MGH laboratory develops new technology to reduce fat

MGH laboratory develops new technology to reduce fat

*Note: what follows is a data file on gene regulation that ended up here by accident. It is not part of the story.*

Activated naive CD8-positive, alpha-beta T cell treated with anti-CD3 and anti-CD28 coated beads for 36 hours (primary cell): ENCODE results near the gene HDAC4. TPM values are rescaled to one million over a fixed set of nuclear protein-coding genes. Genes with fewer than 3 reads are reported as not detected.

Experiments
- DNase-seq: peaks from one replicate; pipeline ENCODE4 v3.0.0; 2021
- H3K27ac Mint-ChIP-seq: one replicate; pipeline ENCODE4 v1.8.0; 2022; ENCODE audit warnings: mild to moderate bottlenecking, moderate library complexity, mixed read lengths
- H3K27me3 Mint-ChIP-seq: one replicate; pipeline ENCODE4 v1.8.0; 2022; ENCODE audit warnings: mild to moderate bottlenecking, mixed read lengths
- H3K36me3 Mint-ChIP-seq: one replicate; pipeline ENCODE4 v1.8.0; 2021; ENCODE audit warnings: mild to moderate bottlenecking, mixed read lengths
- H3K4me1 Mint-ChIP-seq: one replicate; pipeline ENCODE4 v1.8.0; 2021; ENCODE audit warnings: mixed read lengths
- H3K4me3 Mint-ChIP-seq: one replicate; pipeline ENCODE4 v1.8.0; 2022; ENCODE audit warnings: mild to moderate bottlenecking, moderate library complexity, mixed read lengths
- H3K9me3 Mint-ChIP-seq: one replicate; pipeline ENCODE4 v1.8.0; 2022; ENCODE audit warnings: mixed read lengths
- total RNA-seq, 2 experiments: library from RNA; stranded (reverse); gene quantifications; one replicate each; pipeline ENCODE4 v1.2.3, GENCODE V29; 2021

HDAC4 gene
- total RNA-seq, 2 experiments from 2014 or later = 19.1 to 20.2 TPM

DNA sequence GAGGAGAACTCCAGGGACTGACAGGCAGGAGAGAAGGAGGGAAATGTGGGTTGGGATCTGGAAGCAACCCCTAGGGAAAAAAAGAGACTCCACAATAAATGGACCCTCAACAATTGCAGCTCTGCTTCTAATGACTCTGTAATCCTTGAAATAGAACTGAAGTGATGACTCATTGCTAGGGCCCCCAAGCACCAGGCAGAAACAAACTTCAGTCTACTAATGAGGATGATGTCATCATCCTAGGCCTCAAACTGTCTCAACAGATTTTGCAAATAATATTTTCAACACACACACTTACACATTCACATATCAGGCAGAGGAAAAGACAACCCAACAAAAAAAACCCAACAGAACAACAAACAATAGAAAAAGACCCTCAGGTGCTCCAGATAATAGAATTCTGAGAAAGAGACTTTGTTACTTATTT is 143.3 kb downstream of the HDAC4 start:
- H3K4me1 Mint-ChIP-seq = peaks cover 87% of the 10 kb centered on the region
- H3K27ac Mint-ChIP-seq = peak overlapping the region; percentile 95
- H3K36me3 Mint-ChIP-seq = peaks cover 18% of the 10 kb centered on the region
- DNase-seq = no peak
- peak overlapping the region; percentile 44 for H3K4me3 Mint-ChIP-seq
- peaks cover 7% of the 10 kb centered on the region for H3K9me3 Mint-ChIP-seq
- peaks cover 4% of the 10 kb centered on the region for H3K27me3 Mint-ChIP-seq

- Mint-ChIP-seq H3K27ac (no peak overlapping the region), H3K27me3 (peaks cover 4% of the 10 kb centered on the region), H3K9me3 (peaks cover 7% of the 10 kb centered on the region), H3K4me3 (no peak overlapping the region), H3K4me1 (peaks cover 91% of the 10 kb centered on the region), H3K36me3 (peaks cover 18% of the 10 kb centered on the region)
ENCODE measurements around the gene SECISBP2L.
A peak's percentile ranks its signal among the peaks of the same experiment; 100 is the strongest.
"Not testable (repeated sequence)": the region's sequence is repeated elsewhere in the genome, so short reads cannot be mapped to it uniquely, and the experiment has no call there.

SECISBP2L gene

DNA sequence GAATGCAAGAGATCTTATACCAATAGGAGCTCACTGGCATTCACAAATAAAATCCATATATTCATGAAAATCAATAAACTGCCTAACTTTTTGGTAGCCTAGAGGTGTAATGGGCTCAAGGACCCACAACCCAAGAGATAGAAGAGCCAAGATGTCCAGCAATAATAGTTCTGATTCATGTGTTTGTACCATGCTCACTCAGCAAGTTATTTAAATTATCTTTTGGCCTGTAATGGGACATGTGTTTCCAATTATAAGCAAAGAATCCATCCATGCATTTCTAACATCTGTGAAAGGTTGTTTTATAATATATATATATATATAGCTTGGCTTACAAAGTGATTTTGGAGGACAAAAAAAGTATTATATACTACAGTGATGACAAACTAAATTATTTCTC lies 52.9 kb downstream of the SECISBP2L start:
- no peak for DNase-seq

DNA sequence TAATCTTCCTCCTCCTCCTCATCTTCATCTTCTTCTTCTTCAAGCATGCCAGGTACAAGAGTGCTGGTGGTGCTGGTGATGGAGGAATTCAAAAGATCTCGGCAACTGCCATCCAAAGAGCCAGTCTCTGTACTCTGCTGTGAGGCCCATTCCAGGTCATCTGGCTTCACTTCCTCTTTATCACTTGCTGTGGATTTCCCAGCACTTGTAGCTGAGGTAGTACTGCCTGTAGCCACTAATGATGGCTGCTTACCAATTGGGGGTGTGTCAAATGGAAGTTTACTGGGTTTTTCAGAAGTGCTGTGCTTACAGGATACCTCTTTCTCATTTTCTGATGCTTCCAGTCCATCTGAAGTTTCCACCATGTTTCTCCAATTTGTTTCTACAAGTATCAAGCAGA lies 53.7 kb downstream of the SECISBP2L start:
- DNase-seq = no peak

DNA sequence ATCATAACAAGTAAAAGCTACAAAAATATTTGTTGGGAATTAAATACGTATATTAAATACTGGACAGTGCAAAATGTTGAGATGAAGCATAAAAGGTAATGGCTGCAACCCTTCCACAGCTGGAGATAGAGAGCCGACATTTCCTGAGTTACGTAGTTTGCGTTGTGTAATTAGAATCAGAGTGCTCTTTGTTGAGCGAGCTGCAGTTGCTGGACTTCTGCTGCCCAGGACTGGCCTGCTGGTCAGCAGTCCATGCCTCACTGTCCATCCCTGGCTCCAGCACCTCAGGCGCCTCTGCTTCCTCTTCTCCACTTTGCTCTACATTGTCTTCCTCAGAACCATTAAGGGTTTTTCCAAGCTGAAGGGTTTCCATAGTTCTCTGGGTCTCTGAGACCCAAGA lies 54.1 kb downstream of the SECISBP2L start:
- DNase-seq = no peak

How cool is this: the Massachusetts General Hospital (MGH) laboratory that invented cryolipolisis or "Coolsculpting," a popular non-surgical method for reducing fat under the skin, is developing a new form of the technology that can selectively reduce fat almost anywhere in the body using a safe, injectable ice solution or "slurry." The technology, not yet approved for use in humans, is designed for removal of fat in the abdomen or other parts of the body - virtually anywhere that can be reached with a hypodermic needle. Fat is a normal part of our bodies, but in excess or with some diseases can be life-threatening. The new technique is described in a paper published online ahead of print in the journal Plastic and Reconstructive Surgery . As one of the reviewers of the paper said, "this treatment has the potential to become one of the most performed cosmetic procedures in plastic surgery practice." The appeal of this technique is that it's easy and convenient to do. With Coolsculpting, which is a topical cooling technique, the patient has to sit there for almost an hour for enough heat to diffuse from the fat underneath the skin. With this new technique the doctor can do a simple injection that takes just less than a minute, the patient can go home, and then the fat gradually disappears. Lead author Lilit Garibyan, MD, PhD, investigator in the Wellman Center for Photomedicine at MGH and the Department of Dermatology at Harvard Medical School Cryolipolysis is currently the leading non-invasive fat removal technology because of its minor side effects and non-invasive nature. The Coolsculpting method is limited, however, by the amount of fat that can be removed per treatment, and is not practical for reaching more deeply seated fat surrounding organs or other body structures. Related Stories



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